You Only Need 50% of Job “Requirements”

The Science of the Job Search, Part VII: You Only Need 50% of Job “Requirements” – is a nice article in the series, with a few interesting numbers. The one that stands out the most is:

You’re as likely to get a job interview meeting 50% of job requirements as meeting 90% of them.

This sounds about right. And it also explains how the recruiting is still around, with all those ridiculous requirements in every other vacancy.

Why programmers are not paid in proportion to their productivity

Here are a couple of bits that I liked in “Why programmers are not paid in proportion to their productivity” blog post:

How can someone be 10x more productive than his peers without being noticed? In some professions such a difference would be obvious. A salesman who sells 10x as much as his peers will be noticed, and compensated accordingly. Sales are easy to measure, and some salesmen make orders of magnitude more money than others. If a bricklayer were 10x more productive than his peers this would be obvious too, but it doesn’t happen: the best bricklayers cannot lay 10x as much brick as average bricklayers. Software output cannot be measured as easily as dollars or bricks. The best programmers do not necessarily write 10x as many lines of code and they certainly do not work 10x longer hours.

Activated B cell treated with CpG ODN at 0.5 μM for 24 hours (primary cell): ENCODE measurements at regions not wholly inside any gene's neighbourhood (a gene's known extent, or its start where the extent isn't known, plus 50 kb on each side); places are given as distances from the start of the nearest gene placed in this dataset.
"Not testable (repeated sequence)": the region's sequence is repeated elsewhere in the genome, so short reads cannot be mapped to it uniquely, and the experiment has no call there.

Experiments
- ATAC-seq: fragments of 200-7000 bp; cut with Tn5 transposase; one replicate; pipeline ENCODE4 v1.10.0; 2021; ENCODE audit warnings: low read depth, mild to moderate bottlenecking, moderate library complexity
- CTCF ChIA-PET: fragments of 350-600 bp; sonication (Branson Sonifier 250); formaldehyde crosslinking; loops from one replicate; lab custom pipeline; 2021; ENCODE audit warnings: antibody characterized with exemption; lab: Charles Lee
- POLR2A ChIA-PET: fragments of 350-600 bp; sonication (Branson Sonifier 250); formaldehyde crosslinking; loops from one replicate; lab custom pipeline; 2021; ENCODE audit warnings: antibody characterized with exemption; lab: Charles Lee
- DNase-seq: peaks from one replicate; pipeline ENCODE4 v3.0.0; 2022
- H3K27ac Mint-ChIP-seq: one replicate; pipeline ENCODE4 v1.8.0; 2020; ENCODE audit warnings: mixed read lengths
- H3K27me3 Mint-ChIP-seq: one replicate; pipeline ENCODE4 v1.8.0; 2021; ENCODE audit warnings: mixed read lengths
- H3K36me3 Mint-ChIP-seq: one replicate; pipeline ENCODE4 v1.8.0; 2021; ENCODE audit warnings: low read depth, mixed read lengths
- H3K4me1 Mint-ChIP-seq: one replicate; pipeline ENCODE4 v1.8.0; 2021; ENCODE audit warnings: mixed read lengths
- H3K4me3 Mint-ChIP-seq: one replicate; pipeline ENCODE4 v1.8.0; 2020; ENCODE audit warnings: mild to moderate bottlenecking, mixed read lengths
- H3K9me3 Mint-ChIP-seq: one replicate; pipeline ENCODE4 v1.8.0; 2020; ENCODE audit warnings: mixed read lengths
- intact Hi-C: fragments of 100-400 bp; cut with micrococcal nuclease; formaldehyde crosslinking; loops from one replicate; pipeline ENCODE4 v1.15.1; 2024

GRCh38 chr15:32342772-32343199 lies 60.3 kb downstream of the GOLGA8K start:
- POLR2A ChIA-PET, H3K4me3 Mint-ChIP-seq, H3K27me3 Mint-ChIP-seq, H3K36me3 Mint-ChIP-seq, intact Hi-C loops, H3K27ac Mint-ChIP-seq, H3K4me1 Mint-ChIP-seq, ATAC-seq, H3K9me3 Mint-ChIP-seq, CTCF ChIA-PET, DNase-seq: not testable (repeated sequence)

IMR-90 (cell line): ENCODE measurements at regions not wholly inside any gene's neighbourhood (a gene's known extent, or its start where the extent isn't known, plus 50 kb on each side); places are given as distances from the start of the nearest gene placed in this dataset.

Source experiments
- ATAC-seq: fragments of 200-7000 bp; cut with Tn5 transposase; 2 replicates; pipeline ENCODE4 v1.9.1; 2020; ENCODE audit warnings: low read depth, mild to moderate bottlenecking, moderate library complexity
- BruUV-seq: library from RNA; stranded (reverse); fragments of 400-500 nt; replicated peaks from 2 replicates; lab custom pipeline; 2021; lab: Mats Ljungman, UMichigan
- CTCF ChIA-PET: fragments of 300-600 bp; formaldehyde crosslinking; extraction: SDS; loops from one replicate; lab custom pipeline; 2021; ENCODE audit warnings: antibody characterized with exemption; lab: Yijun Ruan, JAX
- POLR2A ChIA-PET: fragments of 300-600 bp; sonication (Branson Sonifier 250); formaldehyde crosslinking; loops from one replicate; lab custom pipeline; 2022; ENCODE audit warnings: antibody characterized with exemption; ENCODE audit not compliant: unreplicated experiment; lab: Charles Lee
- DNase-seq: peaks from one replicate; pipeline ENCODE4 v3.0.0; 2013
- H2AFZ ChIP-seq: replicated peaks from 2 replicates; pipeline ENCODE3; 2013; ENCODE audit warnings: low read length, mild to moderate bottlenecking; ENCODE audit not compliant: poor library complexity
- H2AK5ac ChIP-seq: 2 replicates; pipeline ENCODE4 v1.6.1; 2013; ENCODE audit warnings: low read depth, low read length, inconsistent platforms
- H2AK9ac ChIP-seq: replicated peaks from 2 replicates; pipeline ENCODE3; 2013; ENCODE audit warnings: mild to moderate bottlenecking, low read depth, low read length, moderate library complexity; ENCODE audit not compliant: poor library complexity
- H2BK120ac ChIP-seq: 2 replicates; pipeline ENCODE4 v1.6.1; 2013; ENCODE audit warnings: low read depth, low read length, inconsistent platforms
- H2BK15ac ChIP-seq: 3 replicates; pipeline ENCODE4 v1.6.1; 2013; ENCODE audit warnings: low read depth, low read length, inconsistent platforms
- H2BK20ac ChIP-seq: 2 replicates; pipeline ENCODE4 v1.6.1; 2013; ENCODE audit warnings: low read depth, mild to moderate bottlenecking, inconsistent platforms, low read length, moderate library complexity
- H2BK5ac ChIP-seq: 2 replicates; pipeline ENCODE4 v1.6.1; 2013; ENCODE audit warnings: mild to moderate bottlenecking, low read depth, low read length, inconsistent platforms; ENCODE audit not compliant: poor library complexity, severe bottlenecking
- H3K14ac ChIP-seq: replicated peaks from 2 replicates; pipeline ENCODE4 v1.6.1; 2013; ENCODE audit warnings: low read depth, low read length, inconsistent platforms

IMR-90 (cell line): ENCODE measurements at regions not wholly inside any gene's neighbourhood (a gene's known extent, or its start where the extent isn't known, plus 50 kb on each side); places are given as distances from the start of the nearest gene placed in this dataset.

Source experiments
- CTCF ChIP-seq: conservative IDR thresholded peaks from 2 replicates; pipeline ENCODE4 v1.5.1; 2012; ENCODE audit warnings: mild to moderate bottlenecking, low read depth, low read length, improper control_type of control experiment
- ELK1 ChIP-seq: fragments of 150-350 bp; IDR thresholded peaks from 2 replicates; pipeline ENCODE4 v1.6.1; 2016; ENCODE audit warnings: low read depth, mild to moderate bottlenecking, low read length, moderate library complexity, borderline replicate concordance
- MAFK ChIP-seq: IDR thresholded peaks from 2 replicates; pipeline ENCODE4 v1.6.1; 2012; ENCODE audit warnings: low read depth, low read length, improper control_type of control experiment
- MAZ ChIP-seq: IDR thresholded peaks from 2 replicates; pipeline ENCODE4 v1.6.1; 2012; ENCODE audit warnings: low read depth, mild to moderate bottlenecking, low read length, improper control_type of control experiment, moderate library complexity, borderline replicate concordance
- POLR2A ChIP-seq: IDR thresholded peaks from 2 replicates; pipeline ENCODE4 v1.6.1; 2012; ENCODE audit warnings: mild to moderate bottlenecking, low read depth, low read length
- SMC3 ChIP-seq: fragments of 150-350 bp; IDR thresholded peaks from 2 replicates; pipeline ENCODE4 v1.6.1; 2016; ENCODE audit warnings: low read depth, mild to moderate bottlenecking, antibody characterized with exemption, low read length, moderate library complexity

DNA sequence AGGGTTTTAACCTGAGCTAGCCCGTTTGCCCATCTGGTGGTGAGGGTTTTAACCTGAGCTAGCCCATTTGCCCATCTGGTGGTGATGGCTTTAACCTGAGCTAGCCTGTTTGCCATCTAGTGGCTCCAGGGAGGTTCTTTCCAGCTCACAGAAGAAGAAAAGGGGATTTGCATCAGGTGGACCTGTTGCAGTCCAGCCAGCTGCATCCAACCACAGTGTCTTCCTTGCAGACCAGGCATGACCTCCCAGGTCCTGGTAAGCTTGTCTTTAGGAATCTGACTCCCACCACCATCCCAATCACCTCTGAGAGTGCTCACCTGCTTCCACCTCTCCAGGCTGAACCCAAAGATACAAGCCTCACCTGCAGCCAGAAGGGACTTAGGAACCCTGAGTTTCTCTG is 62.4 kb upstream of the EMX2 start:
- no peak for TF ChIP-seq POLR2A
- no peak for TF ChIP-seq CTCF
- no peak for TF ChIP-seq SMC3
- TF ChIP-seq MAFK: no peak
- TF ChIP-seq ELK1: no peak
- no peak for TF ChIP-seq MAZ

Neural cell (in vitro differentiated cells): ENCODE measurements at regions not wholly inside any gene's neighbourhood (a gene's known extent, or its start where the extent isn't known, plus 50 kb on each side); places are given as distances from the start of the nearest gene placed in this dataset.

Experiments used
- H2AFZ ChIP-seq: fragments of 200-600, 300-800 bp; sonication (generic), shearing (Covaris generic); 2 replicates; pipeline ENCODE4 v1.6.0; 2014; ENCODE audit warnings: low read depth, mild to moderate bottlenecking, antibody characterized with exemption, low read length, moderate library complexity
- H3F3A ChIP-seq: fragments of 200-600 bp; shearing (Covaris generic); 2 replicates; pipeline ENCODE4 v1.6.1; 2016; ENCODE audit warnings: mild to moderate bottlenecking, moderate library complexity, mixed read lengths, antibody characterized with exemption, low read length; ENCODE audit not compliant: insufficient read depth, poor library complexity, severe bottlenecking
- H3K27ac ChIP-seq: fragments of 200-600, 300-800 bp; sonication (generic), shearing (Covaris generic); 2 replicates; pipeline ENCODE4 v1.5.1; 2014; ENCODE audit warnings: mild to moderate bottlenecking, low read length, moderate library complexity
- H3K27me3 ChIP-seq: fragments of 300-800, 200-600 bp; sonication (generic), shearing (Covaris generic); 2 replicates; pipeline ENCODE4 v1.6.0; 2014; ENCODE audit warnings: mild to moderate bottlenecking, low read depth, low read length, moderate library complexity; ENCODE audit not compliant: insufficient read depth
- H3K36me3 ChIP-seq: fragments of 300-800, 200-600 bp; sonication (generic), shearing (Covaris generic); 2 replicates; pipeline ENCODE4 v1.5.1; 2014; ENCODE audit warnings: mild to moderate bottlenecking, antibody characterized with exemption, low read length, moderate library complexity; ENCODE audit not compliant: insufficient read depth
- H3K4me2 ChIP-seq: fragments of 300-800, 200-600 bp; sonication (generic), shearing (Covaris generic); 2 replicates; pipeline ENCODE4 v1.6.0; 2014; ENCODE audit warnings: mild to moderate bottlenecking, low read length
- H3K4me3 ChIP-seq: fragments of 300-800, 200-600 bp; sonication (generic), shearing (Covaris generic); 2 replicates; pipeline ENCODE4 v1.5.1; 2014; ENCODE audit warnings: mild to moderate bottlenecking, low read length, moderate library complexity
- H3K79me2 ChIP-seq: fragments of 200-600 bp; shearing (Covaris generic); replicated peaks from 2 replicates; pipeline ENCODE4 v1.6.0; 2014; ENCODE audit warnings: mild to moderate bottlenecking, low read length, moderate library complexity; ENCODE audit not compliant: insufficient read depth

Programmers are most effective when they avoid writing code.

… and:

The romantic image of an über-programmer is someone who fires up Emacs, types like a machine gun, and delivers a flawless final product from scratch. A more accurate image would be someone who stares quietly into space for a few minutes and then says “Hmm. I think I’ve seen something like this before.”

EU : Compensation of employees per hour worked

Eurostat reports the compensation of employees per hour worked.  This includes 28 member countries of the European Union, and the data for the last 10 years.

Cyprus stands at 14.3 EUR (that’s 2,288 EUR per month, given 40 hour working weeks) , slightly up from 13.9 EUR ten years ago.

What is the hardest part about learning to program?

Quora runs an interesting question – “What is the hardest part about learning to program?“.  As always, there are plenty of insightful answers with suggestions, tips, shared stories, research and statistical data, and more.

For me personally, this answer in particular was useful, as I’m very well familiar with the phenomena, but never knew there was a name for it – Dunning–Kruger effect.